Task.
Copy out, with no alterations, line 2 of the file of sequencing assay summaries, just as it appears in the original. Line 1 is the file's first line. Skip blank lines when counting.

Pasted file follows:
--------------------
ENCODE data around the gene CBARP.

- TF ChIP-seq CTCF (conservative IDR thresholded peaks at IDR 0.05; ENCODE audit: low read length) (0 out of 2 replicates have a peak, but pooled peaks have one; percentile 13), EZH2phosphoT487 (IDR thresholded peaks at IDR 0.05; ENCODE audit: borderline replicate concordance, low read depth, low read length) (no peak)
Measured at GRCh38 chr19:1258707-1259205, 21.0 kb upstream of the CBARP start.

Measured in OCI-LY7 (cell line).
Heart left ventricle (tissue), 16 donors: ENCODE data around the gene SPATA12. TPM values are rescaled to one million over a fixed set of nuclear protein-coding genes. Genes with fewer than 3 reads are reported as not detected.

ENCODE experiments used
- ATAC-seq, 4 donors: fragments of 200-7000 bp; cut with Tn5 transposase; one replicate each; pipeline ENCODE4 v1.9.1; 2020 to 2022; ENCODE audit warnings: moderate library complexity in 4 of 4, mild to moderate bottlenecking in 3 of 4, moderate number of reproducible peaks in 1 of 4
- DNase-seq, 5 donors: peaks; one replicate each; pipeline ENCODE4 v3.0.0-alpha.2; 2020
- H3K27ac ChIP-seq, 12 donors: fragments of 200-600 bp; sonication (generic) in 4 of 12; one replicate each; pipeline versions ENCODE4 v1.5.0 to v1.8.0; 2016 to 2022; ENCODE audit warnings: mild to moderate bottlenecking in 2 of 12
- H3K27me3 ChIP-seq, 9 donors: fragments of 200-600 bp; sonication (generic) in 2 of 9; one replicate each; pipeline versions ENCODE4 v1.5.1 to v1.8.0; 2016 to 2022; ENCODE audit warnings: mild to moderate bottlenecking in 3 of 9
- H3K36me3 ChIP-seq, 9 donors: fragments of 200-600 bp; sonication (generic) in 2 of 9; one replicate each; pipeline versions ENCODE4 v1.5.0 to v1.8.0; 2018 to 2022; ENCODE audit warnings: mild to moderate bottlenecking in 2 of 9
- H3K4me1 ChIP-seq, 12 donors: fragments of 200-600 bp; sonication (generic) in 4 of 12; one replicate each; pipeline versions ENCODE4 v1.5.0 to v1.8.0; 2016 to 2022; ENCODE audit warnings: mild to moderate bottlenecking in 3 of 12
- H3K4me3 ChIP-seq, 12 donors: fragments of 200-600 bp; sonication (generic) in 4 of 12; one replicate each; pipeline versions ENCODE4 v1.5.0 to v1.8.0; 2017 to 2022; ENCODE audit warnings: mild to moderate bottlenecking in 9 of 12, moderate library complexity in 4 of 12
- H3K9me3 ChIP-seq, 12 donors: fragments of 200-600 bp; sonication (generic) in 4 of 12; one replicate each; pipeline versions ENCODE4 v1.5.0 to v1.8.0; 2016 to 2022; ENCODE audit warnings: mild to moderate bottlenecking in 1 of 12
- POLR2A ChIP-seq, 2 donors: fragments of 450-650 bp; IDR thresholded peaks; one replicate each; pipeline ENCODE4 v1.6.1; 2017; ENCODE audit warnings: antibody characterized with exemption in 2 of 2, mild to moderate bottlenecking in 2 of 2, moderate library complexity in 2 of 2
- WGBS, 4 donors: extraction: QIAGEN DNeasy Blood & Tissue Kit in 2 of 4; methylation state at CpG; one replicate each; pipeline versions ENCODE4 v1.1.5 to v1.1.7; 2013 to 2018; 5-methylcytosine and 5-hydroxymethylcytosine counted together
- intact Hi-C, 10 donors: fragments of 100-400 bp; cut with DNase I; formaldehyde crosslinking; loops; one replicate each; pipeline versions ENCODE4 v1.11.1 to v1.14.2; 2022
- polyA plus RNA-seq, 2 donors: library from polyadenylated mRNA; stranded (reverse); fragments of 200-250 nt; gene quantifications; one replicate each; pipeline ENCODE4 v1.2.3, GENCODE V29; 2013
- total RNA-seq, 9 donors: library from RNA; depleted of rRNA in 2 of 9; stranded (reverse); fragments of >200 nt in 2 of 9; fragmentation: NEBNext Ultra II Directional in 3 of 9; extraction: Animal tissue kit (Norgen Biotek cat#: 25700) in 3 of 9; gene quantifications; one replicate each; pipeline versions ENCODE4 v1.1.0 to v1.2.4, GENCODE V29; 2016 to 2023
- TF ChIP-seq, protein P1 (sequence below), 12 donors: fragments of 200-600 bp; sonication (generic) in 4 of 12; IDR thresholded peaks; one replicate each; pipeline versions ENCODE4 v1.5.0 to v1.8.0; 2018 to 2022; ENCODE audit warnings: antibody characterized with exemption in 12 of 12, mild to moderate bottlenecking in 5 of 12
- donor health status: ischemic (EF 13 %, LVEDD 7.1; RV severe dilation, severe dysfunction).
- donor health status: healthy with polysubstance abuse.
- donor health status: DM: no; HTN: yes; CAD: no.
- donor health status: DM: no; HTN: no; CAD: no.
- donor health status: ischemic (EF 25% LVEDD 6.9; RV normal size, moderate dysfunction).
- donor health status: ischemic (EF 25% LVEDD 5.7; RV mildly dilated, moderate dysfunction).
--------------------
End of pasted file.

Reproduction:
- TF ChIP-seq CTCF (conservative IDR thresholded peaks at IDR 0.05; ENCODE audit: low read length) (0 out of 2 replicates have a peak, but pooled peaks have one; percentile 13), EZH2phosphoT487 (IDR thresholded peaks at IDR 0.05; ENCODE audit: borderline replicate concordance, low read depth, low read length) (no peak)